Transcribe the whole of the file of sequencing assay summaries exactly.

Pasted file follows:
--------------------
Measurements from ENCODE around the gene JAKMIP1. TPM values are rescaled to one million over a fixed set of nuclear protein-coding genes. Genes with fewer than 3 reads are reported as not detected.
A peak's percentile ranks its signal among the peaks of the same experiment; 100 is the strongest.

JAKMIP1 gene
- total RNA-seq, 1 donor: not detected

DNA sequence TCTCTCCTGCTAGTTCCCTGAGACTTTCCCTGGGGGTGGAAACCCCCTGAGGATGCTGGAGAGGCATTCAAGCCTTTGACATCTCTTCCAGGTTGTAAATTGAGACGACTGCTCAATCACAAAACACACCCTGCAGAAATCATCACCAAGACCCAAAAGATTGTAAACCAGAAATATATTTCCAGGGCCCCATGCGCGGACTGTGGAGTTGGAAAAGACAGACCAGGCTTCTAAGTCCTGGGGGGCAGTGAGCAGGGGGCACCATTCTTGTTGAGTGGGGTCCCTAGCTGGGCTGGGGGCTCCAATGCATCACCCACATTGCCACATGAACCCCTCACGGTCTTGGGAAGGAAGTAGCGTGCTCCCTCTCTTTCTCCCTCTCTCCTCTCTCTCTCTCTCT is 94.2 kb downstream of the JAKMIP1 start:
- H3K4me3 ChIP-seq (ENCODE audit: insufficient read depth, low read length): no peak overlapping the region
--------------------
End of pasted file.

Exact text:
Measurements from ENCODE around the gene JAKMIP1. TPM values are rescaled to one million over a fixed set of nuclear protein-coding genes. Genes with fewer than 3 reads are reported as not detected.
A peak's percentile ranks its signal among the peaks of the same experiment; 100 is the strongest.

JAKMIP1 gene
- total RNA-seq, 1 donor: not detected

DNA sequence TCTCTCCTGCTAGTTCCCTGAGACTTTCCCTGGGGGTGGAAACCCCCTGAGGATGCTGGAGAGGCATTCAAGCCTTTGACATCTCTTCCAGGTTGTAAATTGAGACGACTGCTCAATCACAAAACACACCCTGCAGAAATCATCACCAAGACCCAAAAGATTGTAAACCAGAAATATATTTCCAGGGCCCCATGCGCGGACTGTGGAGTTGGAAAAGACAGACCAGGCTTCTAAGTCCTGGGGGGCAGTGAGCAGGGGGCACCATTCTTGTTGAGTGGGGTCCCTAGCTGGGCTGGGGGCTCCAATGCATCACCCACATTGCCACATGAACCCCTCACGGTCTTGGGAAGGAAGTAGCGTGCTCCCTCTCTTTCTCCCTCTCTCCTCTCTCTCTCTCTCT is 94.2 kb downstream of the JAKMIP1 start:
- H3K4me3 ChIP-seq (ENCODE audit: insufficient read depth, low read length): no peak overlapping the region